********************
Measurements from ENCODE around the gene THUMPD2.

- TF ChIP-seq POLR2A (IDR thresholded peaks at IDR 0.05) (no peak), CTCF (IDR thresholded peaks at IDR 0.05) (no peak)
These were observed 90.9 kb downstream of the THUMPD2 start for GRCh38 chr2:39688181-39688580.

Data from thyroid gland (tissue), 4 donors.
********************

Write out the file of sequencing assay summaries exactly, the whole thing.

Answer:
Measurements from ENCODE around the gene THUMPD2.

- TF ChIP-seq POLR2A (IDR thresholded peaks at IDR 0.05) (no peak), CTCF (IDR thresholded peaks at IDR 0.05) (no peak)
These were observed 90.9 kb downstream of the THUMPD2 start for GRCh38 chr2:39688181-39688580.

Data from thyroid gland (tissue), 4 donors.